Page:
I don’t really know what he means.  It’s a philosophy I’ve been reading and hearing about–this idea of caring about your community and your place in it, about making your decisions with this larger picture in mind.  About developing your self with this larger picture in mind.  I’ve been interested in this philosophy because I can tell it comes from a life experience I haven’t had, and that always makes me curious.

And so, it comes to the personal.  Ayn Rand was obsessed with communism and its dangers, enough to testify for HUAC, not against individuals, but against a movie that had, in her opinion, communist propaganda.  Oh, how we become what we hate.  That HUAC would do more to violate rights of free speech and to destroy that lives of innovators, that its legacy would be the Hollywood of today (with its plastic values and oversimplified stories), makes her testimony a complete act of self-betrayal–and she was a champion of individualism and individual integrity.  I can only imagine how blind she must have been on the subject of communism, how angry she must have been at American communists, who had never had her experiences of deprivation and oppression.  She believed in the individual because of what she lived, saw, breathed.  Because of what it did to her psyche and soul.  Betrayed by a country that destroyed lives, how would an Ayn Rand develop a philosophy based on group anything?  (And when she developed a community, she had to dominate everything about it to feel safe…so totalitarian.)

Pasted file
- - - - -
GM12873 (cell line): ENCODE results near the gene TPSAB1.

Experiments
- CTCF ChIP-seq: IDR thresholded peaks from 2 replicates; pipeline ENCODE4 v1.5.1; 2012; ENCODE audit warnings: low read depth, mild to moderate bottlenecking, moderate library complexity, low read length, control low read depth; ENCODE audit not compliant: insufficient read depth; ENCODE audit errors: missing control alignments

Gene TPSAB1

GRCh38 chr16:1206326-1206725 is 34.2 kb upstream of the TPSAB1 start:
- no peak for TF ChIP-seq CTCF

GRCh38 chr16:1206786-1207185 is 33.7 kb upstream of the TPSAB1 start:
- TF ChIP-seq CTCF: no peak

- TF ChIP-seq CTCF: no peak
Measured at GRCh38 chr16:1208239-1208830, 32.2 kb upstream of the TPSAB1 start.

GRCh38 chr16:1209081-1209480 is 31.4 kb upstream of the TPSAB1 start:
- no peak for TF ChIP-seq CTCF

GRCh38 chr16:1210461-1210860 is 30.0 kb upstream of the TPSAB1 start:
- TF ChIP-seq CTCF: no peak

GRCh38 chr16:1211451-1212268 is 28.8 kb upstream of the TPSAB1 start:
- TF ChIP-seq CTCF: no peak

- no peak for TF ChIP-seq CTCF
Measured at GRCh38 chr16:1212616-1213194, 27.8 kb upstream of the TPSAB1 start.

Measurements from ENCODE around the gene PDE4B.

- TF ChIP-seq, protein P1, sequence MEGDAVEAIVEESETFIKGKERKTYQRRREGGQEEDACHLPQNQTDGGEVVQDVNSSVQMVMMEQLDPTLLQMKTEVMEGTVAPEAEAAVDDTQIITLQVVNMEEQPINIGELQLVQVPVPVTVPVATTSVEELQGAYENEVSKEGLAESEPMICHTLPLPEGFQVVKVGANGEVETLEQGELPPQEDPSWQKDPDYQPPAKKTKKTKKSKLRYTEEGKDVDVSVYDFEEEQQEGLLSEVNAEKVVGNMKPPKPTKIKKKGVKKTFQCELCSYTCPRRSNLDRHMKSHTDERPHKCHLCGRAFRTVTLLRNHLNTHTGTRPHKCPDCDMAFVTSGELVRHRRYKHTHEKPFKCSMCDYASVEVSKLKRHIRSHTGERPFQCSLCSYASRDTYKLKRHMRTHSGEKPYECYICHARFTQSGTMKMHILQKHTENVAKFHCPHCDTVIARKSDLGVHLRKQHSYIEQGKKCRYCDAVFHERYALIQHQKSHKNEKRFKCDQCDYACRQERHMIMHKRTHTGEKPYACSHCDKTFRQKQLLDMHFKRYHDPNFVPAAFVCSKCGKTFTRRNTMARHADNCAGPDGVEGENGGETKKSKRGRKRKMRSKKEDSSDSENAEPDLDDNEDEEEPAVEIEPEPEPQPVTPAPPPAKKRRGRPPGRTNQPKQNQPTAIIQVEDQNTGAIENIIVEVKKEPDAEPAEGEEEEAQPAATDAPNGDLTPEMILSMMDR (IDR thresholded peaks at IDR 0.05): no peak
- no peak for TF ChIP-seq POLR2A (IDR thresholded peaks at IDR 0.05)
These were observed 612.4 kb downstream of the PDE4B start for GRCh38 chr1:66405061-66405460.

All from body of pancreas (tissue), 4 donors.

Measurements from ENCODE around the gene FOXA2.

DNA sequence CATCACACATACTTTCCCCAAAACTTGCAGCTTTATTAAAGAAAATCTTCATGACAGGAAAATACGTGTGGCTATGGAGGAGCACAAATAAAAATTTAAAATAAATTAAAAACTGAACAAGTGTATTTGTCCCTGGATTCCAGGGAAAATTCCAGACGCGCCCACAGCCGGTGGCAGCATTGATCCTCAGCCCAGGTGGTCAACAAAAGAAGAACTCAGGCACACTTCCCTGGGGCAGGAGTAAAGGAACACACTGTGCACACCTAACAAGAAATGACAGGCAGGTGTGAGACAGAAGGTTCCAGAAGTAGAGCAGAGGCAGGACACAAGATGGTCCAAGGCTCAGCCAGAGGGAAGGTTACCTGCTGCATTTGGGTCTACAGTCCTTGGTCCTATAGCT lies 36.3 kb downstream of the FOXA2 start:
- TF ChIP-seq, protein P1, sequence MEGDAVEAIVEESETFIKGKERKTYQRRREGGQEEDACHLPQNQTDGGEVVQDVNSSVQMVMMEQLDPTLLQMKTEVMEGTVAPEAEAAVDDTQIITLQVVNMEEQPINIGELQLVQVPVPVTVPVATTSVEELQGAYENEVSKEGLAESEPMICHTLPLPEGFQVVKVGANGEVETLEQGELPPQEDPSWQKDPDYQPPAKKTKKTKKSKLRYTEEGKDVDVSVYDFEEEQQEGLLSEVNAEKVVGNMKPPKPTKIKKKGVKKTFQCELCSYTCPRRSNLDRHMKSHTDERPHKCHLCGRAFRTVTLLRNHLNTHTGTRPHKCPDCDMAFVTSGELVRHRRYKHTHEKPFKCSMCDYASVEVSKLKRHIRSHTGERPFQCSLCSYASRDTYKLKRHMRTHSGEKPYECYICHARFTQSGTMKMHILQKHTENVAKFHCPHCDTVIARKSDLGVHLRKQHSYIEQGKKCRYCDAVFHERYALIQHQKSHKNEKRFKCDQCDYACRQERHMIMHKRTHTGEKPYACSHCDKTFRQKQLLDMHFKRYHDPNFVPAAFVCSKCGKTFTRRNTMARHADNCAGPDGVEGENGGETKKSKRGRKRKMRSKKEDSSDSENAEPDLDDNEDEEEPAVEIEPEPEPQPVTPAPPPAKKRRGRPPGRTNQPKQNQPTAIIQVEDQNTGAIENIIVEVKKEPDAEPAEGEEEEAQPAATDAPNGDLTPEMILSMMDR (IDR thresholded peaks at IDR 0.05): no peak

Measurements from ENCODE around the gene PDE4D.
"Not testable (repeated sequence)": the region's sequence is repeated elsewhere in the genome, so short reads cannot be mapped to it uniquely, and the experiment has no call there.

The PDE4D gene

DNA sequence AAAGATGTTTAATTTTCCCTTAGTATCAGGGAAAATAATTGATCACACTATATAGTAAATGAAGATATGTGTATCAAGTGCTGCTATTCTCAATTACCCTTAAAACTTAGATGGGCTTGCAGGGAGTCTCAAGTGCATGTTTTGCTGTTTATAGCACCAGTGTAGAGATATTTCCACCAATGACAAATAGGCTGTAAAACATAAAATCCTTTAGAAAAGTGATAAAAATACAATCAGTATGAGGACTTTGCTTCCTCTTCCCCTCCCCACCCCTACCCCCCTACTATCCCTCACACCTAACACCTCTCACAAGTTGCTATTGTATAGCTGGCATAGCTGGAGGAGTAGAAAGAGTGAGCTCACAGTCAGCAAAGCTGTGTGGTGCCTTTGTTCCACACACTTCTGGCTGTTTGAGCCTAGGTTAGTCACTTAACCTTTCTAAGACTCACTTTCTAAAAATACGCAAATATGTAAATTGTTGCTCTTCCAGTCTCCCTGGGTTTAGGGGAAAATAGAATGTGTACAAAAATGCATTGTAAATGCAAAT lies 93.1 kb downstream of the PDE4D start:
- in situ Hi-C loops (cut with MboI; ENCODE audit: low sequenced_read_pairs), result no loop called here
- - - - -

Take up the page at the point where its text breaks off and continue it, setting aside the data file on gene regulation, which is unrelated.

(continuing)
It’s personal.  I have listened to the Obamas, to their life stories, to their ethics; I admire them and envy how deeply loved they were by such decent people.  But much of what they speak about is foreign to me (minus A More Perfect Union, I get that).

I grew up bullied at school, oppressed by my religion as a girl and a queer person, oppressed by my country as a woman (the ERA failed when I was still in high school).  At home the oppression was more personal, with as few personal choices as they could give me–and the oppression of the religion showed up as a philosophy of self-sacrifice…meaning that I was to sacrifice myself for everyone in my family, as well as anyone who asked, with no hope of return (because that would be selfish).  Then I escaped, and found that I was queer, and that the world wasn’t really having it, and I might get fired, and I couldn’t get married.  I turned to the queer community, but bisexuals weren’t exactly popular there, either.

Intellectually, I have come to understand that community is important, but my experience, right up through my twenties, taught me that groups of people were not to be trusted.  Like Ayn Rand, my experience didn’t lead me to a philosophy based on making decisions based on altruism (which I understood, as she did, as a tool for manipulation because that is what it had been in my life).  I didn’t base my way of seeing the world on a larger vision of community, either.  Frankly, I was like, “F785 these people.  Get me out of here!”